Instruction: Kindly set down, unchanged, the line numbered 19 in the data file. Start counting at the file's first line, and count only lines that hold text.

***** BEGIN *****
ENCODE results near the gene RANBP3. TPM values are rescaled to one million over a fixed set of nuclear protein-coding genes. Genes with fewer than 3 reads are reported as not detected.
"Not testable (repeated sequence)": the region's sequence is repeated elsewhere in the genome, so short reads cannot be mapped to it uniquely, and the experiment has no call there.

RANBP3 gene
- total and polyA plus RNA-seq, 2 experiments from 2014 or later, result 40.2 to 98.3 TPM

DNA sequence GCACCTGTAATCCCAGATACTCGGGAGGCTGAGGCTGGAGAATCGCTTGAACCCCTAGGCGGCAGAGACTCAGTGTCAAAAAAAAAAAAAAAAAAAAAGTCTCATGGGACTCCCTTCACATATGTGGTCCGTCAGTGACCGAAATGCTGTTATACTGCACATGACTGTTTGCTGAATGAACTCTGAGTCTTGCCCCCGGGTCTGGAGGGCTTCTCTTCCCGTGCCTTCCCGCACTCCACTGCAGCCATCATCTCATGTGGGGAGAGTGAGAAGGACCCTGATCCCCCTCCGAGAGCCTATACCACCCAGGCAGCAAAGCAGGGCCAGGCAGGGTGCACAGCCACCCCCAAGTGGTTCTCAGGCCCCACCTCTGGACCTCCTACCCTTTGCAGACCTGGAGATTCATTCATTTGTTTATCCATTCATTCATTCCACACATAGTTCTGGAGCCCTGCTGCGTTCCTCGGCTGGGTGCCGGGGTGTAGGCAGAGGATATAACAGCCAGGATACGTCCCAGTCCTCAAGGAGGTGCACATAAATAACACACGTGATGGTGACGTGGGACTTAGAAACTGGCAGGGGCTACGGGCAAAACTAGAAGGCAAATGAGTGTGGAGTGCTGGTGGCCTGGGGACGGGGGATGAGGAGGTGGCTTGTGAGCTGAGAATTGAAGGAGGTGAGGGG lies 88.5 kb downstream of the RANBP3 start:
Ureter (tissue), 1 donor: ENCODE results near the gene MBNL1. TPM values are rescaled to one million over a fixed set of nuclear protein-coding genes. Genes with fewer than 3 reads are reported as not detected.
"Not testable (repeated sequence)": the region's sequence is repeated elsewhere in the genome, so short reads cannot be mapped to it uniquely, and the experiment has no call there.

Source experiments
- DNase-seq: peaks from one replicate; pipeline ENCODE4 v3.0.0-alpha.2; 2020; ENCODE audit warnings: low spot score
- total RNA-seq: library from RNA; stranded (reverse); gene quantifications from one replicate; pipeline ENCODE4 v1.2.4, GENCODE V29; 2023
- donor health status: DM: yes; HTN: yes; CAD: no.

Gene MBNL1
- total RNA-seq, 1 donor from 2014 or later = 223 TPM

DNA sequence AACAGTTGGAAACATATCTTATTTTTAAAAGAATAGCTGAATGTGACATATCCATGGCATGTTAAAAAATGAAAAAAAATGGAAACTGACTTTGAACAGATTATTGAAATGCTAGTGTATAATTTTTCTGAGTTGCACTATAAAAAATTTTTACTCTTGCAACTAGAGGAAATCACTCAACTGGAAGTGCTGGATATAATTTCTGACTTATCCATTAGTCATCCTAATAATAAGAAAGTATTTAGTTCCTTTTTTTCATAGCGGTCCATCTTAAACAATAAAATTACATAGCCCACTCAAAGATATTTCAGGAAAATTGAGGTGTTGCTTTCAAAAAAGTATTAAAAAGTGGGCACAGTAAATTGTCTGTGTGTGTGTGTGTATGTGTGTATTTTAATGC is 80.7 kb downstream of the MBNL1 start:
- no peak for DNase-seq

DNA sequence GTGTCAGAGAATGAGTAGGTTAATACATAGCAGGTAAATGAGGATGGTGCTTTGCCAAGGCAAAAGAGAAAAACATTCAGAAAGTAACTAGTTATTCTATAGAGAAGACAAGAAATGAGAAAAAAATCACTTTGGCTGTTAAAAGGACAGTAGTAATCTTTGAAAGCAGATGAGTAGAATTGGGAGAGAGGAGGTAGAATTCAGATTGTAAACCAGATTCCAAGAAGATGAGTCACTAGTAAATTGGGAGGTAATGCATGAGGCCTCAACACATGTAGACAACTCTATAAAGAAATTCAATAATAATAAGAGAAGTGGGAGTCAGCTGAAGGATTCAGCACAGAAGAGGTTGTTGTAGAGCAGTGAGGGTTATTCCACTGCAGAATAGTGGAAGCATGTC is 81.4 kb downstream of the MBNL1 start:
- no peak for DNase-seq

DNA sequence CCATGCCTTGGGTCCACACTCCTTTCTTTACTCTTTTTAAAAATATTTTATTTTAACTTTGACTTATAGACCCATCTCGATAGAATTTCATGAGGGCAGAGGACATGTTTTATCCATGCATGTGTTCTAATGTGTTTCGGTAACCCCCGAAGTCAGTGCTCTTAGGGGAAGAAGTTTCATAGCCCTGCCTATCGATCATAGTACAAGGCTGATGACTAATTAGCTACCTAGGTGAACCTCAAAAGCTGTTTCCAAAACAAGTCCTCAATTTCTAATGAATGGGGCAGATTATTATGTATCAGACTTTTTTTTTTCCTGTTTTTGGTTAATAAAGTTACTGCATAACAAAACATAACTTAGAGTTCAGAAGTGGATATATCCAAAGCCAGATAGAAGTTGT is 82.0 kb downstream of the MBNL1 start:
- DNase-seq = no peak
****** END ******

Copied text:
- DNase-seq = no peak